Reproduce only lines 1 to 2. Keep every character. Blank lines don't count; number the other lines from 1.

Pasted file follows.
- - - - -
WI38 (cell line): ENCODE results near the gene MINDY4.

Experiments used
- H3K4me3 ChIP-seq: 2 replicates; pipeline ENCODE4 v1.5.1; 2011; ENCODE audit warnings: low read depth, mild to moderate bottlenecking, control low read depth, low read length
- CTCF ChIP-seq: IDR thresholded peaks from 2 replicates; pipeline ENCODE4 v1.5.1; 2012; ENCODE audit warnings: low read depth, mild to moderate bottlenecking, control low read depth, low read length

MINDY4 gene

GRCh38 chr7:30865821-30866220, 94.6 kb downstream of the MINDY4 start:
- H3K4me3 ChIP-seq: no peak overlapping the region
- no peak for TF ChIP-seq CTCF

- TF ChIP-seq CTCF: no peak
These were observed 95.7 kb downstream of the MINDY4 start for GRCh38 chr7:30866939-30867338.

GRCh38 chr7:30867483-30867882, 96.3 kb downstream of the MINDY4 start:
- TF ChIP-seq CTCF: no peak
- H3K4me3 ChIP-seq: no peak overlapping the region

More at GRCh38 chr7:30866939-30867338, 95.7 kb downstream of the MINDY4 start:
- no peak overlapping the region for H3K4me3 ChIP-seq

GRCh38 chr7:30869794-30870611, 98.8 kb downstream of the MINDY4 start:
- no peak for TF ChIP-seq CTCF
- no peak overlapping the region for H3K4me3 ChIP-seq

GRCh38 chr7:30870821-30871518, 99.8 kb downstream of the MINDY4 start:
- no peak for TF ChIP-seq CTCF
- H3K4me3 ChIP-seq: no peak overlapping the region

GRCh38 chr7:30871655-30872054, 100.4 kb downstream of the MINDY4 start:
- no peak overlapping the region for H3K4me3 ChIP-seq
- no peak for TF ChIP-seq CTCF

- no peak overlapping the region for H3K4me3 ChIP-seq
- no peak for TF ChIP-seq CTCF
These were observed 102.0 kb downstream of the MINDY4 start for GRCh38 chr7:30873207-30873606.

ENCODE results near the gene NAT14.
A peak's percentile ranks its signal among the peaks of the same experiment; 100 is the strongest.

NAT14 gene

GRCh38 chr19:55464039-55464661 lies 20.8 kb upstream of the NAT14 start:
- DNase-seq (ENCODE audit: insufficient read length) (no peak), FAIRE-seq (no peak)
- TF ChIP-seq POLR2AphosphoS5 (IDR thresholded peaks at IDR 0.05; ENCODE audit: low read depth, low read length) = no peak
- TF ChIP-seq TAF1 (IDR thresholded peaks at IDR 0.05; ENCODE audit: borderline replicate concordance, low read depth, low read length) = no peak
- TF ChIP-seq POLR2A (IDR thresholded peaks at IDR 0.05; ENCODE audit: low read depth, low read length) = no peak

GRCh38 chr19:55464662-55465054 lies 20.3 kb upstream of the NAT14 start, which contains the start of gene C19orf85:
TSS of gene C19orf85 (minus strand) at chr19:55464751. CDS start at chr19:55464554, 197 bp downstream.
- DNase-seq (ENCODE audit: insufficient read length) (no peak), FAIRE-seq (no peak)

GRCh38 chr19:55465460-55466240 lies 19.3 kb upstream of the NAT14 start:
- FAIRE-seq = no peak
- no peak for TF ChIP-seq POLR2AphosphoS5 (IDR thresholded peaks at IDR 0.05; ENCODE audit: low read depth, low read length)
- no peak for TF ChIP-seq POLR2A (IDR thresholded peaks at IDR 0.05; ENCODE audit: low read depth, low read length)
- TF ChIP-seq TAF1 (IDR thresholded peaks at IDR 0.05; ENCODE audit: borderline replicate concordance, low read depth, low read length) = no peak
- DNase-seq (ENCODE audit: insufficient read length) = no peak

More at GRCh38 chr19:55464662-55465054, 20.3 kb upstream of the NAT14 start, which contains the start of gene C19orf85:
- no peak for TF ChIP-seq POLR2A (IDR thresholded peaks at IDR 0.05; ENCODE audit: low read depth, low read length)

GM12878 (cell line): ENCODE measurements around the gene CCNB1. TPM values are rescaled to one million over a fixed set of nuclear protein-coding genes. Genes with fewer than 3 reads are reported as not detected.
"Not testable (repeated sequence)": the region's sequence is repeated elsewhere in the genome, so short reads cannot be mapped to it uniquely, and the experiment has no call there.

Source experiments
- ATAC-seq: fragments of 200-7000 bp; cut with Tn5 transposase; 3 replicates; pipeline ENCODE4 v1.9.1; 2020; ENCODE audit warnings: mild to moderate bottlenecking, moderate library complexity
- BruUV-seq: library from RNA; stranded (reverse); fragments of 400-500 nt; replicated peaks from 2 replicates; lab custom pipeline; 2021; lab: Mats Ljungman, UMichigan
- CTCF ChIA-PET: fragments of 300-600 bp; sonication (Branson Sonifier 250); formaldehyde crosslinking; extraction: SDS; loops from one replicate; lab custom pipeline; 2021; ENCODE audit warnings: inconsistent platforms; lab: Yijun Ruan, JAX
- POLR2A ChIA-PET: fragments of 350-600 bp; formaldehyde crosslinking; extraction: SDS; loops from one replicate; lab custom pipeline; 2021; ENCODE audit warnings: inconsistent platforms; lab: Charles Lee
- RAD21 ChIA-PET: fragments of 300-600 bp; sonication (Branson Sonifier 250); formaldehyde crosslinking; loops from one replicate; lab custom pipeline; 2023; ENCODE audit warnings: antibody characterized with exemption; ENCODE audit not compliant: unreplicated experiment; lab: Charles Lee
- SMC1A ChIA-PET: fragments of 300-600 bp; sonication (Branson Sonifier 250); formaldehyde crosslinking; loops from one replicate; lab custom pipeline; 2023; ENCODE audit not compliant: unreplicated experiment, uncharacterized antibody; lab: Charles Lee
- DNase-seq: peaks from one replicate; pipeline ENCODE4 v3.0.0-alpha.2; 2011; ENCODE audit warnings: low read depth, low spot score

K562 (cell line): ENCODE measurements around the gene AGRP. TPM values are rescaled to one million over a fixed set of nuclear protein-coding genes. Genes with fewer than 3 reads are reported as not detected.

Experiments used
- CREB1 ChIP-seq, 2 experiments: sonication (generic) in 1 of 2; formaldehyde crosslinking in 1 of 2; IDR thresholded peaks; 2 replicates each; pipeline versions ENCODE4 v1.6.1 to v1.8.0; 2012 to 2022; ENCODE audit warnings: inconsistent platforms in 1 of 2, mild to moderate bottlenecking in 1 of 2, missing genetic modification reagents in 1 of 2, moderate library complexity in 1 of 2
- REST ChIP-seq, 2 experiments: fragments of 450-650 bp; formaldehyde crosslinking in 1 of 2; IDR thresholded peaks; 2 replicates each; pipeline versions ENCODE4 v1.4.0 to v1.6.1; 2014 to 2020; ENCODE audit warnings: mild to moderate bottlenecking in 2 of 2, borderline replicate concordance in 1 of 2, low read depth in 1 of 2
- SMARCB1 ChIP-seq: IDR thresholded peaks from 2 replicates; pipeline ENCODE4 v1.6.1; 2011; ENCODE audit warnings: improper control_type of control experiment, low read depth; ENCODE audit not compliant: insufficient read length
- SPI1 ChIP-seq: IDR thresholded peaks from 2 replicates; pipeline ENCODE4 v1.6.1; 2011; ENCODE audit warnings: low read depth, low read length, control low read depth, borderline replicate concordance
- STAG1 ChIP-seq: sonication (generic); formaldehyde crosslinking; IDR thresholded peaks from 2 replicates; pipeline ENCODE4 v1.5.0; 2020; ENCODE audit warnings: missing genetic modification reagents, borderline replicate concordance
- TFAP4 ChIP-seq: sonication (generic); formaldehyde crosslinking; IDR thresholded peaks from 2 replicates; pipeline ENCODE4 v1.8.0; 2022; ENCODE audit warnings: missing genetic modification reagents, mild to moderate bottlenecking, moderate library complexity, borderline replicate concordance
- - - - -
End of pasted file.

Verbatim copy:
WI38 (cell line): ENCODE results near the gene MINDY4.

Experiments used